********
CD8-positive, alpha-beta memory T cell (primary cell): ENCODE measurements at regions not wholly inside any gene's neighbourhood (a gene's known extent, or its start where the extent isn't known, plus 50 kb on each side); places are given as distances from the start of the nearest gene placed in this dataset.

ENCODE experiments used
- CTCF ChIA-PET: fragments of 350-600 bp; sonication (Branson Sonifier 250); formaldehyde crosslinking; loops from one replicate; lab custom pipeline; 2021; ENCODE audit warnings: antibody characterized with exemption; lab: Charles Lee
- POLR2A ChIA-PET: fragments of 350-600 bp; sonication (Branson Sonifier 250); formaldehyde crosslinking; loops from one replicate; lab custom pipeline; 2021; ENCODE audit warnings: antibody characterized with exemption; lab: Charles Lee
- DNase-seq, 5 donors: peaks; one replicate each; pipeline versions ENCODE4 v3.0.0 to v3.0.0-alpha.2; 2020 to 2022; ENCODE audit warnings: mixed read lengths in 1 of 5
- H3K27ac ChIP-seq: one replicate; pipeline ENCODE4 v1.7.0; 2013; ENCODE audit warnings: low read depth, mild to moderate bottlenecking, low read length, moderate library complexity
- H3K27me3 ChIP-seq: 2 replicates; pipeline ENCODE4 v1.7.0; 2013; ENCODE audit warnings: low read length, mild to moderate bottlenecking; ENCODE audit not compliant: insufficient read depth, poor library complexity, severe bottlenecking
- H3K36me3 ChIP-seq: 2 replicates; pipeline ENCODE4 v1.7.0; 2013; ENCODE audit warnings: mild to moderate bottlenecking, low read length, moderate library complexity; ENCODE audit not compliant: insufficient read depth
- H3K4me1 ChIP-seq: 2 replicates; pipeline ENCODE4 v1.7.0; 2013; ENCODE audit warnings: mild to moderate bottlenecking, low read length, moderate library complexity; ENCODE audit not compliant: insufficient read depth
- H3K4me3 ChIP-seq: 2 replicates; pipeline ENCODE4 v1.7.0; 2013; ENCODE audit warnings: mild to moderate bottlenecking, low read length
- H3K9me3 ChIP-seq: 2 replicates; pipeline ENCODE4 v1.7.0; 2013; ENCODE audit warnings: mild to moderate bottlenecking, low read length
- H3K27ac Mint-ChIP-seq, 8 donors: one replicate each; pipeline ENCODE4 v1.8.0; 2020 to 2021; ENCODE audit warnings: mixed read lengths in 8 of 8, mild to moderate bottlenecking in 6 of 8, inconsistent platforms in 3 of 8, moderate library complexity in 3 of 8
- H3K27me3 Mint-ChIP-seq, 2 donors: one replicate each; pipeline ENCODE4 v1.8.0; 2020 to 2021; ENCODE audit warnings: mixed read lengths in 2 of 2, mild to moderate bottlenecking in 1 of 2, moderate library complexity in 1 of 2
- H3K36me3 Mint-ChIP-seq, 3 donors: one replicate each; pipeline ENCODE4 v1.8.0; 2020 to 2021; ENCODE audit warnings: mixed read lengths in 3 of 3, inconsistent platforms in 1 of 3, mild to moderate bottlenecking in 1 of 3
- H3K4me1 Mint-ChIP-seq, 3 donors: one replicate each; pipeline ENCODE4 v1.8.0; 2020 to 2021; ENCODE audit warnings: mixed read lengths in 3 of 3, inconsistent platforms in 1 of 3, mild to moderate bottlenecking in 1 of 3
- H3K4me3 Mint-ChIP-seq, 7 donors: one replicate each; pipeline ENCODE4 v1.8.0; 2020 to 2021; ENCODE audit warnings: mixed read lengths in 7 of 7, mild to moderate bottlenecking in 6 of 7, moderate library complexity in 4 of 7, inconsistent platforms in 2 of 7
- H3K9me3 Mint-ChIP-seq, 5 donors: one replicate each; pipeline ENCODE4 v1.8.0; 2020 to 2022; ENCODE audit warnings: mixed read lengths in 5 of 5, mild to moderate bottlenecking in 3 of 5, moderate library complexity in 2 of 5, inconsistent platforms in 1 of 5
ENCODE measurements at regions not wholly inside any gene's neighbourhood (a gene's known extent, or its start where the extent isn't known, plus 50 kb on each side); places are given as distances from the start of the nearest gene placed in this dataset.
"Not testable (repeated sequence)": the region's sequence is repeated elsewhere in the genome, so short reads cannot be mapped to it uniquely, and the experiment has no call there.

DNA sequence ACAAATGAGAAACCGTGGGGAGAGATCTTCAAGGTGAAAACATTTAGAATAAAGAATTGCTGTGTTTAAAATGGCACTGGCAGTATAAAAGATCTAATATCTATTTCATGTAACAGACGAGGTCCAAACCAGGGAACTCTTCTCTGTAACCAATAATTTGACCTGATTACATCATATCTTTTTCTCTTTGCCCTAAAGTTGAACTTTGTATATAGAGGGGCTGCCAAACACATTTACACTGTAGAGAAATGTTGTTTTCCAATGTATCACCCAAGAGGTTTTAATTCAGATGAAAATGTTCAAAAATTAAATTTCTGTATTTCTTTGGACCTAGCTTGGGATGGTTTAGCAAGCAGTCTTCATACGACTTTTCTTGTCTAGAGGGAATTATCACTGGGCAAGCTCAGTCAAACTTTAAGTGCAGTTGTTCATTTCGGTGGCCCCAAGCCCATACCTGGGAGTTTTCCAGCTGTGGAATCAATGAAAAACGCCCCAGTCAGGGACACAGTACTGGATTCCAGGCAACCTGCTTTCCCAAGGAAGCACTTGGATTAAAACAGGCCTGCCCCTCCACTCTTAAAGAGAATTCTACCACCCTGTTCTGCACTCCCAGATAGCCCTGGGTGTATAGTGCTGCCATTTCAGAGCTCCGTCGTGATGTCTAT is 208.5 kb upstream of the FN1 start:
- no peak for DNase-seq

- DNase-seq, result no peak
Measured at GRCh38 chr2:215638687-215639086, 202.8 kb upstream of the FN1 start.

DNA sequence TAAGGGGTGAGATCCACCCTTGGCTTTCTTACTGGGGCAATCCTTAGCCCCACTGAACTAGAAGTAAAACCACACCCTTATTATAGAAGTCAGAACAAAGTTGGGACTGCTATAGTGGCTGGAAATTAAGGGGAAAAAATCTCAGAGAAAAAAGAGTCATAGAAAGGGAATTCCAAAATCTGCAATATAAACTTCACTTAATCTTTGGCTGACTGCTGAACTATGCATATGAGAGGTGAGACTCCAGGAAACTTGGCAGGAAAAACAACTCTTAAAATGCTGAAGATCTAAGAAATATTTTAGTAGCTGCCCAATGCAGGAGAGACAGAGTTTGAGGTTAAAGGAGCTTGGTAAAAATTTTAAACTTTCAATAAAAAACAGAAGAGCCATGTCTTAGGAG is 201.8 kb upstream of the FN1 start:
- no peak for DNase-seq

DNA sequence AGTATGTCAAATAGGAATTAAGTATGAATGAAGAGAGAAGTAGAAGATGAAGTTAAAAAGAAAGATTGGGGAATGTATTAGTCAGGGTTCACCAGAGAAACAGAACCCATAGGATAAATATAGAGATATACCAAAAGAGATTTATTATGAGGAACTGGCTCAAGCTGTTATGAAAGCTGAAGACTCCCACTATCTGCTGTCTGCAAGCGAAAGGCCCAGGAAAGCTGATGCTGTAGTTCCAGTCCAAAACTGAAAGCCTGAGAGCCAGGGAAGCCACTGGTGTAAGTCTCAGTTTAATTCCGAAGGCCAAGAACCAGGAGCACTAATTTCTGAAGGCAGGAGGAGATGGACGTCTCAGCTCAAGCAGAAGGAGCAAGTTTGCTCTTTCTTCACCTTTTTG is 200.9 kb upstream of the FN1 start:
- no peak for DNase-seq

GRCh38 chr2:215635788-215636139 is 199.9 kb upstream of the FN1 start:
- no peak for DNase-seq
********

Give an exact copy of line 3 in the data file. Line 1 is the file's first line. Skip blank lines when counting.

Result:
- CTCF ChIA-PET: fragments of 350-600 bp; sonication (Branson Sonifier 250); formaldehyde crosslinking; loops from one replicate; lab custom pipeline; 2021; ENCODE audit warnings: antibody characterized with exemption; lab: Charles Lee